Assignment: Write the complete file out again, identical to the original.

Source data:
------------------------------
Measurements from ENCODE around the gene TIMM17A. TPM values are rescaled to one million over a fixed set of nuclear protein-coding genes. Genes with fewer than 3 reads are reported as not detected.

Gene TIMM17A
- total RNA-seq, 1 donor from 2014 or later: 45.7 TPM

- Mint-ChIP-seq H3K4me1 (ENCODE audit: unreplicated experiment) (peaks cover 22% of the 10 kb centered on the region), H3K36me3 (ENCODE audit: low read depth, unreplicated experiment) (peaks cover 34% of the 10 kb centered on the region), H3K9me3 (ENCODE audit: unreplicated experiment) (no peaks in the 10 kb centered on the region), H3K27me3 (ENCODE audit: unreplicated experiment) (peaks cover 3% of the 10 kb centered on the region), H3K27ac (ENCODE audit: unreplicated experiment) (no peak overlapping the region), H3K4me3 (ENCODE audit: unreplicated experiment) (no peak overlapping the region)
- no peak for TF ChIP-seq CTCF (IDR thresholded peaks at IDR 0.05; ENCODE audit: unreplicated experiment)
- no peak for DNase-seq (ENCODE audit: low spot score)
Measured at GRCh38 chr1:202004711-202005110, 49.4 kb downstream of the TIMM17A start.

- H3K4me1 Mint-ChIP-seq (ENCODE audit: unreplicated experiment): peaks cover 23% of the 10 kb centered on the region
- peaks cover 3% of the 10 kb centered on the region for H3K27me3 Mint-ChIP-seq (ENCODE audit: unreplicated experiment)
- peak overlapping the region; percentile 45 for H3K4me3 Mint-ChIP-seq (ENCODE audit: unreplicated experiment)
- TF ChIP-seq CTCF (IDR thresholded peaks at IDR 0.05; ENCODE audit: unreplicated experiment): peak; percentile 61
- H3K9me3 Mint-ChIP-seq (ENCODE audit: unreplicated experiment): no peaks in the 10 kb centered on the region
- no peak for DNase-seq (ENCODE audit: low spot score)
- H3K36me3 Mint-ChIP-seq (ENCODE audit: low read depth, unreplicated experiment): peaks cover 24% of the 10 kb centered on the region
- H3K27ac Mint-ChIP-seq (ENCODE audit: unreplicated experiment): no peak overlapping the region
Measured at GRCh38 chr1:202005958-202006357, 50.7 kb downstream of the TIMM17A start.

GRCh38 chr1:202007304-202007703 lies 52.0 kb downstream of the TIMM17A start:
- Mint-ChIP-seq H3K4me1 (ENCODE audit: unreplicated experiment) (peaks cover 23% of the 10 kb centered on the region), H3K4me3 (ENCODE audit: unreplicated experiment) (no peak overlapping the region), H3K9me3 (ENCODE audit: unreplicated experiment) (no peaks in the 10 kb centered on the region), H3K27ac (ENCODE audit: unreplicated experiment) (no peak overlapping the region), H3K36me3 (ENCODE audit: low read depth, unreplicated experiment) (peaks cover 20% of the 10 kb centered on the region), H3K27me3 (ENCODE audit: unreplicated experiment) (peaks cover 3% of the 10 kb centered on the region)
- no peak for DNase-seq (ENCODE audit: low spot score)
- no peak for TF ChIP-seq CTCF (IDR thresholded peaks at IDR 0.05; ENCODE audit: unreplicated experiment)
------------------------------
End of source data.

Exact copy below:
Measurements from ENCODE around the gene TIMM17A. TPM values are rescaled to one million over a fixed set of nuclear protein-coding genes. Genes with fewer than 3 reads are reported as not detected.

Gene TIMM17A
- total RNA-seq, 1 donor from 2014 or later: 45.7 TPM

- Mint-ChIP-seq H3K4me1 (ENCODE audit: unreplicated experiment) (peaks cover 22% of the 10 kb centered on the region), H3K36me3 (ENCODE audit: low read depth, unreplicated experiment) (peaks cover 34% of the 10 kb centered on the region), H3K9me3 (ENCODE audit: unreplicated experiment) (no peaks in the 10 kb centered on the region), H3K27me3 (ENCODE audit: unreplicated experiment) (peaks cover 3% of the 10 kb centered on the region), H3K27ac (ENCODE audit: unreplicated experiment) (no peak overlapping the region), H3K4me3 (ENCODE audit: unreplicated experiment) (no peak overlapping the region)
- no peak for TF ChIP-seq CTCF (IDR thresholded peaks at IDR 0.05; ENCODE audit: unreplicated experiment)
- no peak for DNase-seq (ENCODE audit: low spot score)
Measured at GRCh38 chr1:202004711-202005110, 49.4 kb downstream of the TIMM17A start.

- H3K4me1 Mint-ChIP-seq (ENCODE audit: unreplicated experiment): peaks cover 23% of the 10 kb centered on the region
- peaks cover 3% of the 10 kb centered on the region for H3K27me3 Mint-ChIP-seq (ENCODE audit: unreplicated experiment)
- peak overlapping the region; percentile 45 for H3K4me3 Mint-ChIP-seq (ENCODE audit: unreplicated experiment)
- TF ChIP-seq CTCF (IDR thresholded peaks at IDR 0.05; ENCODE audit: unreplicated experiment): peak; percentile 61
- H3K9me3 Mint-ChIP-seq (ENCODE audit: unreplicated experiment): no peaks in the 10 kb centered on the region
- no peak for DNase-seq (ENCODE audit: low spot score)
- H3K36me3 Mint-ChIP-seq (ENCODE audit: low read depth, unreplicated experiment): peaks cover 24% of the 10 kb centered on the region
- H3K27ac Mint-ChIP-seq (ENCODE audit: unreplicated experiment): no peak overlapping the region
Measured at GRCh38 chr1:202005958-202006357, 50.7 kb downstream of the TIMM17A start.

GRCh38 chr1:202007304-202007703 lies 52.0 kb downstream of the TIMM17A start:
- Mint-ChIP-seq H3K4me1 (ENCODE audit: unreplicated experiment) (peaks cover 23% of the 10 kb centered on the region), H3K4me3 (ENCODE audit: unreplicated experiment) (no peak overlapping the region), H3K9me3 (ENCODE audit: unreplicated experiment) (no peaks in the 10 kb centered on the region), H3K27ac (ENCODE audit: unreplicated experiment) (no peak overlapping the region), H3K36me3 (ENCODE audit: low read depth, unreplicated experiment) (peaks cover 20% of the 10 kb centered on the region), H3K27me3 (ENCODE audit: unreplicated experiment) (peaks cover 3% of the 10 kb centered on the region)
- no peak for DNase-seq (ENCODE audit: low spot score)
- no peak for TF ChIP-seq CTCF (IDR thresholded peaks at IDR 0.05; ENCODE audit: unreplicated experiment)